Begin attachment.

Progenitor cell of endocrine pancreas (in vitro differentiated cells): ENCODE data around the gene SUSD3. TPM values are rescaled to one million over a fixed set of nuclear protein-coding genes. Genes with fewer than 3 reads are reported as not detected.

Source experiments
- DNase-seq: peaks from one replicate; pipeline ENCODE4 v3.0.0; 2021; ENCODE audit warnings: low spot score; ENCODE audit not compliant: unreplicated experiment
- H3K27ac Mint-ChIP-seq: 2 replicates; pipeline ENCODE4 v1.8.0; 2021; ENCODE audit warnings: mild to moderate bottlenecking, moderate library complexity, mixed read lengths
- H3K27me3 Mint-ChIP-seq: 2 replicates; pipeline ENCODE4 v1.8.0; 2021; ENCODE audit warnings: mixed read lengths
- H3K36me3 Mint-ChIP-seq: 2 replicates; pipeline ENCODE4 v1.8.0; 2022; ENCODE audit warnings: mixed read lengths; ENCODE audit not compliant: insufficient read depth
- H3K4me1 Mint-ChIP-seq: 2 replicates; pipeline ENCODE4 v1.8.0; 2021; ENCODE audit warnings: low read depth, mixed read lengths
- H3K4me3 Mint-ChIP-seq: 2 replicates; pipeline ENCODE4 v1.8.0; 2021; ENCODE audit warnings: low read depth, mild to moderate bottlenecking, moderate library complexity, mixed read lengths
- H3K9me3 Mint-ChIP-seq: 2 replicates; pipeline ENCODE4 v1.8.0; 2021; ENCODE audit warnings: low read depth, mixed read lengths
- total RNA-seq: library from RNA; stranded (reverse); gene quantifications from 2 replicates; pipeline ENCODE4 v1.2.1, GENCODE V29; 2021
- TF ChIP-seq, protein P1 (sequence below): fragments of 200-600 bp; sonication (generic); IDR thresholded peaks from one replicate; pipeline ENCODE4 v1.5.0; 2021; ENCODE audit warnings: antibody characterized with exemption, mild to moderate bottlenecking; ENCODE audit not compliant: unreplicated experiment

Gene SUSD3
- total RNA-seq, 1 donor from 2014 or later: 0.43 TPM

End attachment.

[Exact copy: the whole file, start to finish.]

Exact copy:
Progenitor cell of endocrine pancreas (in vitro differentiated cells): ENCODE data around the gene SUSD3. TPM values are rescaled to one million over a fixed set of nuclear protein-coding genes. Genes with fewer than 3 reads are reported as not detected.

Source experiments
- DNase-seq: peaks from one replicate; pipeline ENCODE4 v3.0.0; 2021; ENCODE audit warnings: low spot score; ENCODE audit not compliant: unreplicated experiment
- H3K27ac Mint-ChIP-seq: 2 replicates; pipeline ENCODE4 v1.8.0; 2021; ENCODE audit warnings: mild to moderate bottlenecking, moderate library complexity, mixed read lengths
- H3K27me3 Mint-ChIP-seq: 2 replicates; pipeline ENCODE4 v1.8.0; 2021; ENCODE audit warnings: mixed read lengths
- H3K36me3 Mint-ChIP-seq: 2 replicates; pipeline ENCODE4 v1.8.0; 2022; ENCODE audit warnings: mixed read lengths; ENCODE audit not compliant: insufficient read depth
- H3K4me1 Mint-ChIP-seq: 2 replicates; pipeline ENCODE4 v1.8.0; 2021; ENCODE audit warnings: low read depth, mixed read lengths
- H3K4me3 Mint-ChIP-seq: 2 replicates; pipeline ENCODE4 v1.8.0; 2021; ENCODE audit warnings: low read depth, mild to moderate bottlenecking, moderate library complexity, mixed read lengths
- H3K9me3 Mint-ChIP-seq: 2 replicates; pipeline ENCODE4 v1.8.0; 2021; ENCODE audit warnings: low read depth, mixed read lengths
- total RNA-seq: library from RNA; stranded (reverse); gene quantifications from 2 replicates; pipeline ENCODE4 v1.2.1, GENCODE V29; 2021
- TF ChIP-seq, protein P1 (sequence below): fragments of 200-600 bp; sonication (generic); IDR thresholded peaks from one replicate; pipeline ENCODE4 v1.5.0; 2021; ENCODE audit warnings: antibody characterized with exemption, mild to moderate bottlenecking; ENCODE audit not compliant: unreplicated experiment

Gene SUSD3
- total RNA-seq, 1 donor from 2014 or later: 0.43 TPM